Workflow patterns as a means to model task succession in games: a preliminary case study

Simone Kriglstein, Ross Brown, Günter Wallner

Research output: Chapter in Book/Report/Conference proceedingChapterAcademicpeer-review

Abstract

Over the last decade, people involved in game development have noted the need for more formal models and tools to support the design phase of games. In this paper we present an initial investigation into whether workflow patterns – which have already proven to be effective for modeling business processes – are a suitable way to model task succession in games. Our preliminary results suggest that workflow patterns show promise in this regard, but some limitations, especially with regard to time constraints, currently restrict their potential.

Original languageEnglish
Title of host publicationInternational Conference on Entertainment Computing
EditorsY. Pisan, N.M. Sgouros, T. Marsh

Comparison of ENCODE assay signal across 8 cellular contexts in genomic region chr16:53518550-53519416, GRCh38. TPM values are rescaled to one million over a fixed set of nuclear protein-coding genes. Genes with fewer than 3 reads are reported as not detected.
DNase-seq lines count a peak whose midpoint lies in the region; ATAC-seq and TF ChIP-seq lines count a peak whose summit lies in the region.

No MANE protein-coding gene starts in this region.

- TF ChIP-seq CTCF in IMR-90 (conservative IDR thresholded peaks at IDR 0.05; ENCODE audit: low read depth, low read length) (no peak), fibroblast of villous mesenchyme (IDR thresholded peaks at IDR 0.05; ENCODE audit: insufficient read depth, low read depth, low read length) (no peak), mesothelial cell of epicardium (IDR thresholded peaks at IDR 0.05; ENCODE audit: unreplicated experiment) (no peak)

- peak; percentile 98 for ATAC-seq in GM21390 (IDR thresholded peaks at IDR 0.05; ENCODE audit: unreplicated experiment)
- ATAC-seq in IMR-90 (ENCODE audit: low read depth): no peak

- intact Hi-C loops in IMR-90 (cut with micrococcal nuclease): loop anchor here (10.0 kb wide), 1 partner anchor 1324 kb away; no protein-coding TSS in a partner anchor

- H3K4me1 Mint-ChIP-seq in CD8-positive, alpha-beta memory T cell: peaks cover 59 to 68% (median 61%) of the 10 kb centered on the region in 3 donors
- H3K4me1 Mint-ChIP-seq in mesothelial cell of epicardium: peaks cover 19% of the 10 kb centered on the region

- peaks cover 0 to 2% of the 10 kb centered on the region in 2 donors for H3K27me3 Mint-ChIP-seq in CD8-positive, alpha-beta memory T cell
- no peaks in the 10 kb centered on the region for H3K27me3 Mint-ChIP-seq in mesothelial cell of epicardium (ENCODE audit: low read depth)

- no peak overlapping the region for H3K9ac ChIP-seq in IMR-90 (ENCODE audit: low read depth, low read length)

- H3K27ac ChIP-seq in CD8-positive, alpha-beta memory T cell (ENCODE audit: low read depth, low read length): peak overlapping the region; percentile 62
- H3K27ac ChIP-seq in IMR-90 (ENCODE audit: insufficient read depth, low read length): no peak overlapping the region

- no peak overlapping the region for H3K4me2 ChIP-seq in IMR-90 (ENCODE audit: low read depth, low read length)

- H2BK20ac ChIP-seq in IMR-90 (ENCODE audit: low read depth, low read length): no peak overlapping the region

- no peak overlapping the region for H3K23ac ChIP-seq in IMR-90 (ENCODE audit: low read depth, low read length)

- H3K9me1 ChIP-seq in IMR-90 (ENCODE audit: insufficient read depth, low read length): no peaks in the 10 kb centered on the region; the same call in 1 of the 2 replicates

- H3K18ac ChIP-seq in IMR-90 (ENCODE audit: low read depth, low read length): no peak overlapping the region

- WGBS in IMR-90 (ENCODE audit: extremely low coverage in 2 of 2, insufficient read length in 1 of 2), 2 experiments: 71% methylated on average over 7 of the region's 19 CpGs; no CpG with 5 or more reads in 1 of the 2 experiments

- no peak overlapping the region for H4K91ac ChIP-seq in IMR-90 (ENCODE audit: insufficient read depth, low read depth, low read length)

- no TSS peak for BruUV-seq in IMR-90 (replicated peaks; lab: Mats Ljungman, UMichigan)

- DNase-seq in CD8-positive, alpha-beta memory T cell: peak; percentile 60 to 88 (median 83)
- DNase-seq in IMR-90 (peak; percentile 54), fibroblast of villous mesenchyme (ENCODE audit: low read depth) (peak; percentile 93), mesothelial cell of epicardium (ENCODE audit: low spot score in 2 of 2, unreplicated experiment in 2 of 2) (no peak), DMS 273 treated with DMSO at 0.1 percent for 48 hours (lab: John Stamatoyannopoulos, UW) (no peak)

Place of PublicationBerlin
PublisherSpringer
Pages36-41
Number of pages6
ISBN (Electronic)978-3-662-45212-7
ISBN (Print)978-3-662-45211-0
DOIs
Publication statusPublished - 1 Jan 2014
Externally publishedYes
Event13th International Conference on Entertainment Computing, ICEC 2014, October 1-3, 2014, Sydney, Australia - Sydney, Australia
Duration: 1 Oct 20143 Oct 2014
http://www.springer.com/us/book/9783662452110

Publication series

NameLecture Notes in Computer Science (including subseries Lecture Notes in Artificial Intelligence and Lecture Notes in Bioinformatics)
PublisherSpringer
Volume8770
ISSN (Print)0302-9743

Conference

Conference13th International Conference on Entertainment Computing, ICEC 2014, October 1-3, 2014, Sydney, Australia
Abbreviated titleICEC 2014
CountryAustralia
CitySydney
Period1/10/143/10/14
Internet address

Keywords

  • Design Tools
  • Game Design
  • Workflow Patterns

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